Alas! Coursework strikes again, in the form of a rather intensive thesis proposal rewriting process, numerous projects on advanced topics in volcanology, and exams pretty much every week since September. (Perhaps an indication that I should quit taking classes for a bit, no matter how interesting I find them...) I feel bad for not posting much in the past couple of weeks, but blogging has to come after school obligations.
This topic popped into my head after I got fed up with my messy apartment and went on a cleaning and organizing spree, during which I probably shifted a few tens of pounds of books back to their shelves. A lot of my books are textbooks I've used in classes, or popular-science type volcanology books, but I've also got a small collection of older books about geology. One thing that I love to do is browse through the older journals and textbooks in the geology section of our library, and collect older texts that I find at book sales or used book shops. These are probably bad habits on my part, since I'm quite allergic to some sort of book mold, and I inevitably end up with itchy eyes and a nasty headache afterward.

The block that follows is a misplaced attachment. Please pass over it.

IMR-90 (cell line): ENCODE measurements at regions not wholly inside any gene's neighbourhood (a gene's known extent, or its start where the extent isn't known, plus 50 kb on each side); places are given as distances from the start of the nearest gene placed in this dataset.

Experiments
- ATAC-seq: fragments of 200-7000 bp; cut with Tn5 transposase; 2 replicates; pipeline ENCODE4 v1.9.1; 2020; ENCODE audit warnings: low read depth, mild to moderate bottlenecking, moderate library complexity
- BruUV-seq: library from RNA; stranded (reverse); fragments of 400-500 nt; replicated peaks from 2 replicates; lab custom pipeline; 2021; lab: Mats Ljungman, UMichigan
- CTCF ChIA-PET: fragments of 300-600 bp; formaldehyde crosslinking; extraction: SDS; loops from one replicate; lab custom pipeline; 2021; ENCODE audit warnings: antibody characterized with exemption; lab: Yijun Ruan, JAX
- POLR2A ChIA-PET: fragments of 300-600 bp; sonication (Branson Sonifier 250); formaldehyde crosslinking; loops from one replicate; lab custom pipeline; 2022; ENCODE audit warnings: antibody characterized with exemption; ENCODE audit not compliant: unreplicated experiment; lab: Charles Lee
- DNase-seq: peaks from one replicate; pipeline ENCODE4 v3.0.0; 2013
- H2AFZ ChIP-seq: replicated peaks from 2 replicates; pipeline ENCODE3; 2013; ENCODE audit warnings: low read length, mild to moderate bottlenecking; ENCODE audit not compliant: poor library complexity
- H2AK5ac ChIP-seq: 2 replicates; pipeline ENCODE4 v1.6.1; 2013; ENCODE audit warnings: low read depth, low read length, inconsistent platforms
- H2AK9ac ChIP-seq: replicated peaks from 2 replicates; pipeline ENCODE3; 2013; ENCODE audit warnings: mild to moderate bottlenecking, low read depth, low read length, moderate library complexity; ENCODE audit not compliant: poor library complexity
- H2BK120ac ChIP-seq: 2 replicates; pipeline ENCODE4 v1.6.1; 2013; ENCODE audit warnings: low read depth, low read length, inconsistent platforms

But I can't quit! It's really fascinating to me to pick up an introductory geology text from, say, the pre-Wegener era, and see the old explanations for tectonic processes, or go even further back and find a 19th-century description of a field area that's as much a travelogue as a geologic history. Old maps are just as cool; one thing that I need to do sometime this winter is make my way down to the Buffalo central library and go see their copy of the William Smith 1815 geologic map of Great Britain.
My favorite discovery, though, was in the geology library at my alma mater. I was trying to see what the oldest book in our collection was, and came across a 19th century intro geology text. There were a lot of scribbled notes in the margins - and by scribbled I mean "more elegant cursive than I will ever achieve" - but one of them wasn't about geology. It read something like, "February 24, 1842...Rained all day."
This just cracked me up. Although it's not terribly likely that the book was ever used by a geologist at William & Mary back in the 19th century, that is just the sort of comment that I'd expect a bored student to write in the margins if they were sitting around Williamsburg in February, where it does, quite often, rain all day. Some long-dead student got bored with reading, just like I do sometimes...It was a neat way to connect with the past, and I'm always on the lookout for "new" old things, even if they make me sneeze.